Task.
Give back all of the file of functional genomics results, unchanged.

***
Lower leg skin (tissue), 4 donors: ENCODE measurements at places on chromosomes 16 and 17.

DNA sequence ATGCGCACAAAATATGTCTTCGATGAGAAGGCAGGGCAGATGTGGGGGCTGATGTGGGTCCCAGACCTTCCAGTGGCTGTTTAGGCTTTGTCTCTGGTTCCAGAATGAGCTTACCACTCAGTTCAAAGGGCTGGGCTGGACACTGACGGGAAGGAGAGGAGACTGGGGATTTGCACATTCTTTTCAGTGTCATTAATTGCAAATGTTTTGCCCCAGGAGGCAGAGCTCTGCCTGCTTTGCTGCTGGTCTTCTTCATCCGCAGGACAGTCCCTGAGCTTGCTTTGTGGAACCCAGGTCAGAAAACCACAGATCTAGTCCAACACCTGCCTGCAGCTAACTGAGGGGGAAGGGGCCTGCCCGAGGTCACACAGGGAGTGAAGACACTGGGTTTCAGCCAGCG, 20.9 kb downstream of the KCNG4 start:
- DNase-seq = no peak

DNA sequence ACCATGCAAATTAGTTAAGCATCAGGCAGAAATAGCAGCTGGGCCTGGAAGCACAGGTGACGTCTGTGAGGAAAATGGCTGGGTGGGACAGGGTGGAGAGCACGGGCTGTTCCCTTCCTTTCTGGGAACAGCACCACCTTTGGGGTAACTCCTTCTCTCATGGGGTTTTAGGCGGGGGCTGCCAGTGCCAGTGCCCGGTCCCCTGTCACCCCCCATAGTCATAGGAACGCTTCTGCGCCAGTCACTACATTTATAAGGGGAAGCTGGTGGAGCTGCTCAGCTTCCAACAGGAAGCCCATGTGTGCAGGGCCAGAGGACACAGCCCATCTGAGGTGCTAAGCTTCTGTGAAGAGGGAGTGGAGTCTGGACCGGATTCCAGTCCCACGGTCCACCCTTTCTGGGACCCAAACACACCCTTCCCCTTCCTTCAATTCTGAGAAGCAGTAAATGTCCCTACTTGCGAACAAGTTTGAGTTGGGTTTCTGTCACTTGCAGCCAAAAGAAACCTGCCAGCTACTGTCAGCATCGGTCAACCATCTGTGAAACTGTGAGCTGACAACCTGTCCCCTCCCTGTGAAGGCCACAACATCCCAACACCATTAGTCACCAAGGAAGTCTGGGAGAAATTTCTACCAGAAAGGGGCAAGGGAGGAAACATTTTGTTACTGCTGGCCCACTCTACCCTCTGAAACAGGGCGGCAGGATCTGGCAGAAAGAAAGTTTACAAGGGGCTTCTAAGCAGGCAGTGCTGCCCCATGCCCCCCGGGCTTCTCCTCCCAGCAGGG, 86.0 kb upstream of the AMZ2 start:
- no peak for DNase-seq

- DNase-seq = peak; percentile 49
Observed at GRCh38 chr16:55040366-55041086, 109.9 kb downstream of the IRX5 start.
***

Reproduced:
Lower leg skin (tissue), 4 donors: ENCODE measurements at places on chromosomes 16 and 17.

DNA sequence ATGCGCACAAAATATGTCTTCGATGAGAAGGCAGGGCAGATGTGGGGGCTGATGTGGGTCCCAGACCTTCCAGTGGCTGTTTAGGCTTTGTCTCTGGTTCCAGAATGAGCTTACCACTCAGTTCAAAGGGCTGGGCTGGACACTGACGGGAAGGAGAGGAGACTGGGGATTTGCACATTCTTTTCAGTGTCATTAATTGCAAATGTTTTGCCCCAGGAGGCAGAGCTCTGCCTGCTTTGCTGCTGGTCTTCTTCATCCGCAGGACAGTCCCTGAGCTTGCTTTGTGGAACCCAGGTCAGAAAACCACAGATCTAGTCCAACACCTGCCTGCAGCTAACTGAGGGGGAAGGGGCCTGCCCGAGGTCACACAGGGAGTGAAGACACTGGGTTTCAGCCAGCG, 20.9 kb downstream of the KCNG4 start:
- DNase-seq = no peak

DNA sequence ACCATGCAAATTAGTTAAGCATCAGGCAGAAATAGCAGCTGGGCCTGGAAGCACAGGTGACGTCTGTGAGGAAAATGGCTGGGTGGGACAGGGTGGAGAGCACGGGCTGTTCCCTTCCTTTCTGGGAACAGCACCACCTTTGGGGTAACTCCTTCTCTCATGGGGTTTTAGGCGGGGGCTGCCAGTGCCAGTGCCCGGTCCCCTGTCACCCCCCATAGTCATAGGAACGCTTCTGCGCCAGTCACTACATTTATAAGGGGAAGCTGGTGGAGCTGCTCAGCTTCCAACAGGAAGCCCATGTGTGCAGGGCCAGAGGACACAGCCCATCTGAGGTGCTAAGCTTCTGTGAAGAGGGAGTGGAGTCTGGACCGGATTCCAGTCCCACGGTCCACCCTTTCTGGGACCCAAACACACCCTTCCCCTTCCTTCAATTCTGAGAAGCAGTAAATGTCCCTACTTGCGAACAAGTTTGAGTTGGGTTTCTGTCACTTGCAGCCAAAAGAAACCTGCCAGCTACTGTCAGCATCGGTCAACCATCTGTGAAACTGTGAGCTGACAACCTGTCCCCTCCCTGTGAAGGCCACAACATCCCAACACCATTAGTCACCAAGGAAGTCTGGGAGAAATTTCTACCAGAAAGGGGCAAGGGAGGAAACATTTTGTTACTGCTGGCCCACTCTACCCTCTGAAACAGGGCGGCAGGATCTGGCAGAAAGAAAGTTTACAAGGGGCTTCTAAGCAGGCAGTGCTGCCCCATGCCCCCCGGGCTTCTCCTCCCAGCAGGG, 86.0 kb upstream of the AMZ2 start:
- no peak for DNase-seq

- DNase-seq = peak; percentile 49
Observed at GRCh38 chr16:55040366-55041086, 109.9 kb downstream of the IRX5 start.